I make a lot of mistakes.
When I started my own practice, someone told me to set aside 15-20% of my net profits for taxes, and to send them in quarterly. I should have looked into this on my own. Not doing this was a mistake.
It turns out, the number is closer to 20-25% of my gross, and this cost me. I owed, what is to me, a significant chunk of taxes for last year, and I owe a whole bunch more for next year, due in January. It’s been a lot of money flowing out of my account and into the pockets of the IRS.
Since then, I have been setting aside a significant amount of money, but I don’t think it is going to be enough to catch it all up in January. I’ll have to get on a payment plan, and that will cost me in interest and penalties.
Mistakes abound, but I really see these as part of the learning curve. I’ve haven’t been interested in business and money type stuff until now, so I am still sorting things out.
Out of all of this, the real mistake I made was letting it push me out of gratitude and into fear.
I let it settle into my mind, and affect my outlook. I let it get into my head and the world started to seem pretty dark and ominous.
Perspective is crucial, and I let mine get away from me. Things in my life are really cool, but this one issue, and the self-criticism and self-blame that came along with it slowly pushed me to seeing things differently. I felt overwhelmed and stupid. I believed this was crippling, that I might not be cut out to run a business, and that I had an oppressive weight over me that I would not be able to escape.
One part of one thing in my life began to become the whole.
The reality is this: everything is on the upswing for me, and it has been for 15 years now. We pay our bills every single month, and have some left over to save. My wife is driving a new car that we pay extra on every single month. We pay for Max’s daycare and go to doctor when we need to and eat at a restaurant every so often.
I just moved into new offices, with a lot more space and a skylight and a giant window (I’m pretty much P. Diddy). I have a hard time finding space for all of my clients each week, and I have a consistent referral base. We bought Tyler new clothes recently, and Barbara picks up a few things each month to build a good teaching wardrobe (when she was coaching she got to dress like a hungover college student every day).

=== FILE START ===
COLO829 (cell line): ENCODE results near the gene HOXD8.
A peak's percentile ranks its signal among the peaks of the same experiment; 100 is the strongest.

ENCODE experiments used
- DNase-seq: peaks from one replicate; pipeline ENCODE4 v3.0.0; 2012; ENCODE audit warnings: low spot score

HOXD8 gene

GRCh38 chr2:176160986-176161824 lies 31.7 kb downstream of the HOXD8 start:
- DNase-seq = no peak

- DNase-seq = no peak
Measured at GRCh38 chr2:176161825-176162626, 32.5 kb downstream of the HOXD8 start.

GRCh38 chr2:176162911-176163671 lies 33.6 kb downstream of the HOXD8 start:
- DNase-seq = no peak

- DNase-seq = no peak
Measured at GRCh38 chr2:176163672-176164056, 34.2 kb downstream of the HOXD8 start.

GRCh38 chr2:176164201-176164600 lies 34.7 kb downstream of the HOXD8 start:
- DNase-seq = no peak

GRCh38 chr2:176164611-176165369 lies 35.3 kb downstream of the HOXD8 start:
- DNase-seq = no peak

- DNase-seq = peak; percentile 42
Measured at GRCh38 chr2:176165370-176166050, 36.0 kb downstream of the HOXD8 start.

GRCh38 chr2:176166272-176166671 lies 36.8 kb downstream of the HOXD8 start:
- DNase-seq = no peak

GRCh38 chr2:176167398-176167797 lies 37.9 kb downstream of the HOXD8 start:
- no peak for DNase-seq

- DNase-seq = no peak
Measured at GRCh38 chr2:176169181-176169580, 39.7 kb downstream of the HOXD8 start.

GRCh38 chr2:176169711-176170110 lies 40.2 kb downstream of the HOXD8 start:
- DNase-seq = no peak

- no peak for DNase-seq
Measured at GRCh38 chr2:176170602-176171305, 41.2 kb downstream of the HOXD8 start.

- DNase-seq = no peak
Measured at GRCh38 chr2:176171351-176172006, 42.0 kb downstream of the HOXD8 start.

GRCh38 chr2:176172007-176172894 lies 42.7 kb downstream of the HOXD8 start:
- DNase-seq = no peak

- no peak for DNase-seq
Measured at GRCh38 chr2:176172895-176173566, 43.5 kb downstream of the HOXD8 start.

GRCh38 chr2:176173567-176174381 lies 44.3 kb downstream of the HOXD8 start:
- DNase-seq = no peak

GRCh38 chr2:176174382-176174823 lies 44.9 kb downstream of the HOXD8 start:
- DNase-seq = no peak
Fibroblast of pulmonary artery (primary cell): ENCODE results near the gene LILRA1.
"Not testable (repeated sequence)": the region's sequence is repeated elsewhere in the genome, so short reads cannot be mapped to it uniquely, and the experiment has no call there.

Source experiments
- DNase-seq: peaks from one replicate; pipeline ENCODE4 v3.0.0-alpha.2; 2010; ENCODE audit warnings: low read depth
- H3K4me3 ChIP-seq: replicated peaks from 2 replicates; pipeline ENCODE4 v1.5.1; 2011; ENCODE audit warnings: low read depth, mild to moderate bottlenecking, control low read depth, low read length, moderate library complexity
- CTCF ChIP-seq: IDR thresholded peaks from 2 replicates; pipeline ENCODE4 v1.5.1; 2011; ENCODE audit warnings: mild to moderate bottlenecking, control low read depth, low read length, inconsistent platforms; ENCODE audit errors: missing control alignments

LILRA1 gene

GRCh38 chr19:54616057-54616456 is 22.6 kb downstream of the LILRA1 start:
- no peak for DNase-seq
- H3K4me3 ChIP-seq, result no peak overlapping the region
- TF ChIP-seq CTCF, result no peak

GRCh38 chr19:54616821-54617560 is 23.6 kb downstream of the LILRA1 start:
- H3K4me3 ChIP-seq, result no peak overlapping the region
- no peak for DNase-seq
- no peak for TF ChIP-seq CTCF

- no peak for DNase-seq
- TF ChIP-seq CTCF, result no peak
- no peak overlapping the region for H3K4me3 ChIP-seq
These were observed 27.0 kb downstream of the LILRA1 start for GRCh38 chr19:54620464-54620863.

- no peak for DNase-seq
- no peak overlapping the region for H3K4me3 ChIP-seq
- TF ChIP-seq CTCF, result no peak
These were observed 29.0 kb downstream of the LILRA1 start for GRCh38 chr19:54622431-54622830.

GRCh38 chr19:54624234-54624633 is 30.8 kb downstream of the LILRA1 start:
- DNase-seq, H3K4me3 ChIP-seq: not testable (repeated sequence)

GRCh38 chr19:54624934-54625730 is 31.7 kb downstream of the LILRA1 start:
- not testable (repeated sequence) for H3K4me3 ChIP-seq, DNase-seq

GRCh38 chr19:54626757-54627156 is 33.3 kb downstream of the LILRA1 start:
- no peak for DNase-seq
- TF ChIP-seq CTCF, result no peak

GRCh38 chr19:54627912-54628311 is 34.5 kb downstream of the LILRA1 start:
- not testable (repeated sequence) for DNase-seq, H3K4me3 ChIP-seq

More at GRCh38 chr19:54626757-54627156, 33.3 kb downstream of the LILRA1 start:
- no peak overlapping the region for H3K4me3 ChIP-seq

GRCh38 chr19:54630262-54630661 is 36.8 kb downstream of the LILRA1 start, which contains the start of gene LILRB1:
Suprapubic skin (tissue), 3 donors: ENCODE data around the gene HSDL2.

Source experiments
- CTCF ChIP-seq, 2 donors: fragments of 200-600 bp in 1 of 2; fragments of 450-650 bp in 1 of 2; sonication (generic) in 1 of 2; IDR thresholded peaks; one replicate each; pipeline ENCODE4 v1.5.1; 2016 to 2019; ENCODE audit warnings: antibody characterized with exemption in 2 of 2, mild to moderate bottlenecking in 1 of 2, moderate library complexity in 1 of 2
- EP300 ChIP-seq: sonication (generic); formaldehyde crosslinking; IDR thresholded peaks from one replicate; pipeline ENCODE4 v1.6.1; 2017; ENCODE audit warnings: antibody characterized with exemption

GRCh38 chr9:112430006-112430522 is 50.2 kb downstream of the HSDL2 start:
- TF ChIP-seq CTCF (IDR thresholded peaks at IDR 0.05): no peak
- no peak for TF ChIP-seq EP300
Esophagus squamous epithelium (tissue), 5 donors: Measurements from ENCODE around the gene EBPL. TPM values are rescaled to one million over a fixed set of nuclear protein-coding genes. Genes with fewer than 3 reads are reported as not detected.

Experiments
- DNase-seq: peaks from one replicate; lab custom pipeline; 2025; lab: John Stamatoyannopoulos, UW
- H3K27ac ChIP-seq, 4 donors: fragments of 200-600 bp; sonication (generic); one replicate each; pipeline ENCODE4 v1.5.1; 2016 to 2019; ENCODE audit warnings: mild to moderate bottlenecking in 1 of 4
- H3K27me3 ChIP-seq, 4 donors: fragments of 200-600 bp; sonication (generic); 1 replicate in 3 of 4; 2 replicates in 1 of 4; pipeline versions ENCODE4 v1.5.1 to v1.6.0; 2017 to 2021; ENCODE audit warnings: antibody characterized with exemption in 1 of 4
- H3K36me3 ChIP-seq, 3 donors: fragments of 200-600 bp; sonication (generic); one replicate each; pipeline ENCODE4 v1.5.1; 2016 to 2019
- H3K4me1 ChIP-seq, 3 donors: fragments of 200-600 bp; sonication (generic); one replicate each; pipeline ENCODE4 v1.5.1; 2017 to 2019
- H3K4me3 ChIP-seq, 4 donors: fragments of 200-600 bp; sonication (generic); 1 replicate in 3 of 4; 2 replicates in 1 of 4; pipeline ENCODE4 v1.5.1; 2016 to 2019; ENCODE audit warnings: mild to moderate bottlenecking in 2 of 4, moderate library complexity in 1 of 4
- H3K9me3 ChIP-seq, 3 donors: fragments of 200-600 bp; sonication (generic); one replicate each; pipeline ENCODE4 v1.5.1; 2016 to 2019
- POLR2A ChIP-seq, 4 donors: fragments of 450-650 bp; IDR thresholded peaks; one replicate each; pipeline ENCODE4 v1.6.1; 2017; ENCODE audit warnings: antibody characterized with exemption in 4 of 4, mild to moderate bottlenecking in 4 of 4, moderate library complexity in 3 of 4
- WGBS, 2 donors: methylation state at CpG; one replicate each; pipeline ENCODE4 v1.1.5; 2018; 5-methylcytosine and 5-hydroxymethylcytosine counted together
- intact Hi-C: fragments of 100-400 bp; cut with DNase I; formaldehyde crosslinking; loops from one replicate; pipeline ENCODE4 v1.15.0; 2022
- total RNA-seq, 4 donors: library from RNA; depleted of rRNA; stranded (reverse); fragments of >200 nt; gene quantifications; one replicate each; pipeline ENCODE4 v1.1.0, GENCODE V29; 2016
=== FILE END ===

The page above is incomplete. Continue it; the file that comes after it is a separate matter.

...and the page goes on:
I have kids I actually like and a wife I look forward to seeing every day and a career I love and a life no one in their right mind who knew me when I was younger would expect me to have. We aren’t just meeting our needs. We are investing in and building a better future for ourselves and our children and other people.
Fear managed to slowly erode all of this, until I woke up and realized the impact it was having.
I got pinned down into a restricted perspective and let my focus settle onto one thing. Tony Robbins (I don’t care what people think of him, I like him) says that people drastically overestimate what they can do in a year, but drastically underestimate what they can do in a decade. I lost sight of the decade perspective and it ate me up.
Gratitude kills fear, it kills resentment and it keeps our perspective where it needs to be.
We’ve looked at this in regard to the things that go right each day, but tomorrow we’ll look at it in a months/years/decades perspective.
Have a great day.